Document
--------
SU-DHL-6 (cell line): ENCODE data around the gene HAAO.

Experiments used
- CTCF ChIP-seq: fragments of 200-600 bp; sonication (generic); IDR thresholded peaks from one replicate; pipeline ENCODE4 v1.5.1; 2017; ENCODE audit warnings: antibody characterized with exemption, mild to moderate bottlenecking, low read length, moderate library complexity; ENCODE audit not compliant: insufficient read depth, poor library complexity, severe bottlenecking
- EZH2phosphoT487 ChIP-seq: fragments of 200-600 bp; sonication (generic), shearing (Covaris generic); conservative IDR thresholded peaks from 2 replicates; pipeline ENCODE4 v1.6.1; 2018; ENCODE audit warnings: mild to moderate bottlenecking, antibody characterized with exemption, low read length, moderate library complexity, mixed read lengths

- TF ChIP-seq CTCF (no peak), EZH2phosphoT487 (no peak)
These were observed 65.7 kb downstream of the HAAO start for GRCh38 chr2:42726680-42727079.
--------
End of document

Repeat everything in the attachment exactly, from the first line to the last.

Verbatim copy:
SU-DHL-6 (cell line): ENCODE data around the gene HAAO.

Experiments used
- CTCF ChIP-seq: fragments of 200-600 bp; sonication (generic); IDR thresholded peaks from one replicate; pipeline ENCODE4 v1.5.1; 2017; ENCODE audit warnings: antibody characterized with exemption, mild to moderate bottlenecking, low read length, moderate library complexity; ENCODE audit not compliant: insufficient read depth, poor library complexity, severe bottlenecking
- EZH2phosphoT487 ChIP-seq: fragments of 200-600 bp; sonication (generic), shearing (Covaris generic); conservative IDR thresholded peaks from 2 replicates; pipeline ENCODE4 v1.6.1; 2018; ENCODE audit warnings: mild to moderate bottlenecking, antibody characterized with exemption, low read length, moderate library complexity, mixed read lengths

- TF ChIP-seq CTCF (no peak), EZH2phosphoT487 (no peak)
These were observed 65.7 kb downstream of the HAAO start for GRCh38 chr2:42726680-42727079.